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Moguls Shows Strength On Snow at Timberline

By Lara Carlton
July, 31 2020
Jaelin Kauf
Jaelin Kauf trains at Official Training Site Timberline Lodge & Ski Area (U.S. Ski & Snowboard - Alexis Williams)

The U.S. Freestyle Moguls Ski Team recently wrapped their first on-snow camp of the prep period at Official Training Site Timberline Lodge & Ski Area in Mt. Hood, Ore. July 13-26. Athletes and coaches were treated to perfect weather and outstanding course conditions, courtesy of the Timberline crew, and the team packed in 12 highly productive ski days. 

 

 
 
 
 
 
 
 
 
 
 
 
 
 

it’s amazing how happy this makes me :)

A post shared by Tess (@_tessjohnson) on

 

Chasing snow was anything but typical during this prep period and Timberline represented a critical piece of the Moguls Team’s training program. The last time the team saw snow was on March 11 in Idre Fjäll, Sweden, for what was scheduled to be the last two FIS World Cup events of the season. However, the ski season was unexpectedly cut short due to the global novel coronavirus pandemic and the moguls athletes have mostly been training from home ever since. 

The team was able to come together in June for water ramp jumps at Official Training site Utah Olympic Park, and to put athletes’ prep plans into practice and get back into a familiar training routine.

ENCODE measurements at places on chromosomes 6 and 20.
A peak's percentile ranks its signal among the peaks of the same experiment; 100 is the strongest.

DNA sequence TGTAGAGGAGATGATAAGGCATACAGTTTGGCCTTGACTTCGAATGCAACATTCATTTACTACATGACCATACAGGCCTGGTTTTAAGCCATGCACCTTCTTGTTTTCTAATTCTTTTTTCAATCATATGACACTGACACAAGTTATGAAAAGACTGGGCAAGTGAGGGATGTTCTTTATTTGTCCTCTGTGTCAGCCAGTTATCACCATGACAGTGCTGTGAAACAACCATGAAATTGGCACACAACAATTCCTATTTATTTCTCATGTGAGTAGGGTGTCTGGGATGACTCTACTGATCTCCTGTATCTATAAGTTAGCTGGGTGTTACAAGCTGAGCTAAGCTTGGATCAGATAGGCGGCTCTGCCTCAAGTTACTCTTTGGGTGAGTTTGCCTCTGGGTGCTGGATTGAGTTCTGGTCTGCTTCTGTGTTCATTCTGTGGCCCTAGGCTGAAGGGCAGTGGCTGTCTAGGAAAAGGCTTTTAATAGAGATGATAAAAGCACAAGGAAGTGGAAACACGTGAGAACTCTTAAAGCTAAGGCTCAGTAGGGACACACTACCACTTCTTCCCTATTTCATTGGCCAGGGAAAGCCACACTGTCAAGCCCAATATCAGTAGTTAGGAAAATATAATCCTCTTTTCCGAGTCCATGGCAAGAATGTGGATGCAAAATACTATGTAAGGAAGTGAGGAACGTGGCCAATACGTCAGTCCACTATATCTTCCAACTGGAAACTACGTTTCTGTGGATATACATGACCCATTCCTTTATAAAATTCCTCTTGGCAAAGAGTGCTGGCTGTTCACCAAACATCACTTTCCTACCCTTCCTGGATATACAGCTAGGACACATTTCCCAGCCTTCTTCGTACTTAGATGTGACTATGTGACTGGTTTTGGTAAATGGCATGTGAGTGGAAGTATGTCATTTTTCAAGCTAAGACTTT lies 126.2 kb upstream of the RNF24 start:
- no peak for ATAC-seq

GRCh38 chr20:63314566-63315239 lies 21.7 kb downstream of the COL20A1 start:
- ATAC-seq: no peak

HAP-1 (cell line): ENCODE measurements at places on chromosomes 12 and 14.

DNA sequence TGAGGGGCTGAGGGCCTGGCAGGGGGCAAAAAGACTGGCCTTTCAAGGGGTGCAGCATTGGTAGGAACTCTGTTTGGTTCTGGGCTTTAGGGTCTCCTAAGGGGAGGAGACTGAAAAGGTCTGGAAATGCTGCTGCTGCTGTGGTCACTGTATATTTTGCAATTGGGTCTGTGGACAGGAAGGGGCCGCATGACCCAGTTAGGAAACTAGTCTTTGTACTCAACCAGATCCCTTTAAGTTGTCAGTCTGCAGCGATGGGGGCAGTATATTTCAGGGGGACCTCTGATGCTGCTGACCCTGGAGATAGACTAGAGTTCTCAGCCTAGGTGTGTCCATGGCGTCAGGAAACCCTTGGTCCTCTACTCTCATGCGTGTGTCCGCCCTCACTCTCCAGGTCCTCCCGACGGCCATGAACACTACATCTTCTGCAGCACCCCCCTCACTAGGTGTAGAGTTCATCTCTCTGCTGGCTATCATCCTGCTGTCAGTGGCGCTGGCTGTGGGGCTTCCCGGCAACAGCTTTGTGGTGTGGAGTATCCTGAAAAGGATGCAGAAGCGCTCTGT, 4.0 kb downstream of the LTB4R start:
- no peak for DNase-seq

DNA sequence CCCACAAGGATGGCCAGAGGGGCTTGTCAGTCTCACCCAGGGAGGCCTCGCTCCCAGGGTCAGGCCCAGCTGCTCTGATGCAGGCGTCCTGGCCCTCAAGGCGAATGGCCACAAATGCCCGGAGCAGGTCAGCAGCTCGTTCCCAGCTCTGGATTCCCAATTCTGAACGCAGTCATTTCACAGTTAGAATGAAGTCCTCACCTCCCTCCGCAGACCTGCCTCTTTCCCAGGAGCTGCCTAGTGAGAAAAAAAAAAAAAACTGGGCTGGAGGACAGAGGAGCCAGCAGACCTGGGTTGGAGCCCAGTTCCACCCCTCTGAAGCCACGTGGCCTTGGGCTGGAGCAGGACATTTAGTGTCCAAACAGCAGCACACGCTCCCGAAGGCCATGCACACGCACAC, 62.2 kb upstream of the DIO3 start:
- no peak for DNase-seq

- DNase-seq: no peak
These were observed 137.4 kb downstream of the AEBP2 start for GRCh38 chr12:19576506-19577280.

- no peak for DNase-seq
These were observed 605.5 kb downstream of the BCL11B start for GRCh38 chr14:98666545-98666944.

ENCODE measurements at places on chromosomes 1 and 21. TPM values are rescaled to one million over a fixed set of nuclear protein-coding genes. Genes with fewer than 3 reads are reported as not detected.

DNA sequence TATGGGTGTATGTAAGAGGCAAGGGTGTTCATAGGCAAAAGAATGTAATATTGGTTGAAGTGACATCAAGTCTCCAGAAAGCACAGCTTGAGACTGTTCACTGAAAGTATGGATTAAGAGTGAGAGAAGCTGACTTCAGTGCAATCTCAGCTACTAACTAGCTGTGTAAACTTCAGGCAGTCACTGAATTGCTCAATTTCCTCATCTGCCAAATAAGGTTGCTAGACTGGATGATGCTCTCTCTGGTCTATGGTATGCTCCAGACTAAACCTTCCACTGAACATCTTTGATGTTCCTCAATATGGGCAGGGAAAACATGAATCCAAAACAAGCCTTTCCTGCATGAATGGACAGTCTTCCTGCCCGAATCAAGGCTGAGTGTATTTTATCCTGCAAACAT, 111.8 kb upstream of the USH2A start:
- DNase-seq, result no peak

Despite missing planned spring camps and group training, athletes managed to keep their fitness levels high and were well prepared for buckling into their ski boots after almost four months off-snow. “The athletes came into camp really prepared, it’s a compliment to them,” said Head Moguls Coach Matt Gnoza. “Our staff put a workload in front of them during the quarantine period and it came down to their motivation at home in order to do the work on their own. No one was there supervising them doing backyard and driveway workouts.

“[They] looked stronger on their skis and in their boots. [These are] World Cup skiers, so the biggest gains that can be made with these athletes is in their strength and fitness levels. You think you can tell on the ramps in lifting, but nothing speaks louder than bending the ski and the boot. It was really encouraging to see that as a staff and says a lot about the athletes’ motivation to be the best.”

 
 
 
 
 
 
 
 
 
 
 
 
 

Peculiar photo for some peculiar times #mthood #summervibesonly

A post shared by Hannah Soar (@hannsoar) on

 

Training was focused on fundamentals and skill building, combining what is typically multiple camps into one. “We usually do a turn phase in Squaw and a jump-only camp as our first Hood camp,” explained Matt. Matt and fellow staff Riley Campbell, Joe Discoe and Chuck Williams had a lot of work to do and thankfully everything came together for stellar conditions. “Timberline set us up with an amazing training venue. We had a new jump location with a steeper landing. They packed the snow in there for us, and it held up right to the bitter end.” 

Each athlete has a tailored training approach specific to their goals as they prepare for the 2021 competition season, and Matt reported that each athlete really took advantage of the opportunity to be on snow. 

On the women’s side, Jaelin Kauf - fastest-woman-in-the-world - was working on her back mute and cork 7. “It was such a great camp!” she said. “[It was] so much fun to get back on snow after a big break and really great to get to work a ton on my cork 7 and back mute. Our jump site was amazing and I got a ton of really great training in!”

 

 
 
 
 
 
 
 
 
 
 
 
 
 

Ooo babyyy I love this place🤍// @timberlinelodge 📷: @kai.owens_

A post shared by Jaelin Kauf (@jaekauf) on